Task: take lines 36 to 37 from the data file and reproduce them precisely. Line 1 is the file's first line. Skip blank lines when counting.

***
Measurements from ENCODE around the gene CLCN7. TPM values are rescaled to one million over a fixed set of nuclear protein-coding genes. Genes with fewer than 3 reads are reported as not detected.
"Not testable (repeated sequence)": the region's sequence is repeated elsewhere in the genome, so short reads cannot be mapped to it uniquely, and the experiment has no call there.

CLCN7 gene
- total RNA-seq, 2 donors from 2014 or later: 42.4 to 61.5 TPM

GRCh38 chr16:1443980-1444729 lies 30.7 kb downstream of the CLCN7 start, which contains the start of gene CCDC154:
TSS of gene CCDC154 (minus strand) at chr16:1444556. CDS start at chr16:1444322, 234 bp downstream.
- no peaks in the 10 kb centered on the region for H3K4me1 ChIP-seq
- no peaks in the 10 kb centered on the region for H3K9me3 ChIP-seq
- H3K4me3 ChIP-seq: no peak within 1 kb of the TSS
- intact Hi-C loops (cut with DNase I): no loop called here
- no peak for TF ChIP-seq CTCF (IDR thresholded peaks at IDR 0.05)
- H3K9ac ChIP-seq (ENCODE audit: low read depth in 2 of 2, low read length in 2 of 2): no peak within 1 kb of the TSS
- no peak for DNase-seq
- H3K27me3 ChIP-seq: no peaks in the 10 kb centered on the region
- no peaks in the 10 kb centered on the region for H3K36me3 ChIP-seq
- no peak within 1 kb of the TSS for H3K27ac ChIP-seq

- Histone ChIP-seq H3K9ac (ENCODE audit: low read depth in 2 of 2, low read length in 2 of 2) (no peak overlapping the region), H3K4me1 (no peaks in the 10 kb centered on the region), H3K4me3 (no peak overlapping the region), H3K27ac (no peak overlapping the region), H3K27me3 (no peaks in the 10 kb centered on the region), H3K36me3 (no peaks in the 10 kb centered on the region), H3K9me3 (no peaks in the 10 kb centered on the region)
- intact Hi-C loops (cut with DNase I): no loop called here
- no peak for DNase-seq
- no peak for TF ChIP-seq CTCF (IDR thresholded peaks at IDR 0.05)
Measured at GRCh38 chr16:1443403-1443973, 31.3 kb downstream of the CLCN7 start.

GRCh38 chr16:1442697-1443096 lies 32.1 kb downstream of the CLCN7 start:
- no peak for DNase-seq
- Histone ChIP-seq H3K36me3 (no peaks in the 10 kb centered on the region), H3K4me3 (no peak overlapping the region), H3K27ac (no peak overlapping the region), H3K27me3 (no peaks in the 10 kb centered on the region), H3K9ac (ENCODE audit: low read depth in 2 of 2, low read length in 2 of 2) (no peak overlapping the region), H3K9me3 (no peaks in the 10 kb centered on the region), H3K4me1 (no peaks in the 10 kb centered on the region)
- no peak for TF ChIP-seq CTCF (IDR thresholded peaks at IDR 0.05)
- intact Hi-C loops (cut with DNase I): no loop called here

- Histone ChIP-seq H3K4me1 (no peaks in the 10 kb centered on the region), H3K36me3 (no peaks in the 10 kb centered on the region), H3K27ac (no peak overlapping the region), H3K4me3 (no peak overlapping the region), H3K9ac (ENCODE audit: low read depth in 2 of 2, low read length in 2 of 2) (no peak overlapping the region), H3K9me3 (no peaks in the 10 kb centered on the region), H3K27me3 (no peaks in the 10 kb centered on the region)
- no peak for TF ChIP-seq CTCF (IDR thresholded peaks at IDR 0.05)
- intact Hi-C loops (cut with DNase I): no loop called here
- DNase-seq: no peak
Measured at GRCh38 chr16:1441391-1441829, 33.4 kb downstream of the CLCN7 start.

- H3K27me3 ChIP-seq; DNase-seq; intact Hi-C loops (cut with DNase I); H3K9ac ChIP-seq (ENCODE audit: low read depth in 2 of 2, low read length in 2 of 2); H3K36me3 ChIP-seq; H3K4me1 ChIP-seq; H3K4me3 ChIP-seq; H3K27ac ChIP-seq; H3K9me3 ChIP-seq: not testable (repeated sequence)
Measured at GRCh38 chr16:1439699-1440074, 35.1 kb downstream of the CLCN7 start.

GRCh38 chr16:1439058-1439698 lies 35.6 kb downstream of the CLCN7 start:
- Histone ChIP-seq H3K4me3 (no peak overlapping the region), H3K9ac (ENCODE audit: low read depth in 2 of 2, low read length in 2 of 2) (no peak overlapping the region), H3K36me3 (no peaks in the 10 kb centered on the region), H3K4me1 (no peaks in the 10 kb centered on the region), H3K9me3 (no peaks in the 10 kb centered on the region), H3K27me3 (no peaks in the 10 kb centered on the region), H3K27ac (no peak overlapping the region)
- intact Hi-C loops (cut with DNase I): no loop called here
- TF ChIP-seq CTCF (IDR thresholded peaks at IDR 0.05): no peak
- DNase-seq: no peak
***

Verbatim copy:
- intact Hi-C loops (cut with DNase I): no loop called here
- TF ChIP-seq CTCF (IDR thresholded peaks at IDR 0.05): no peak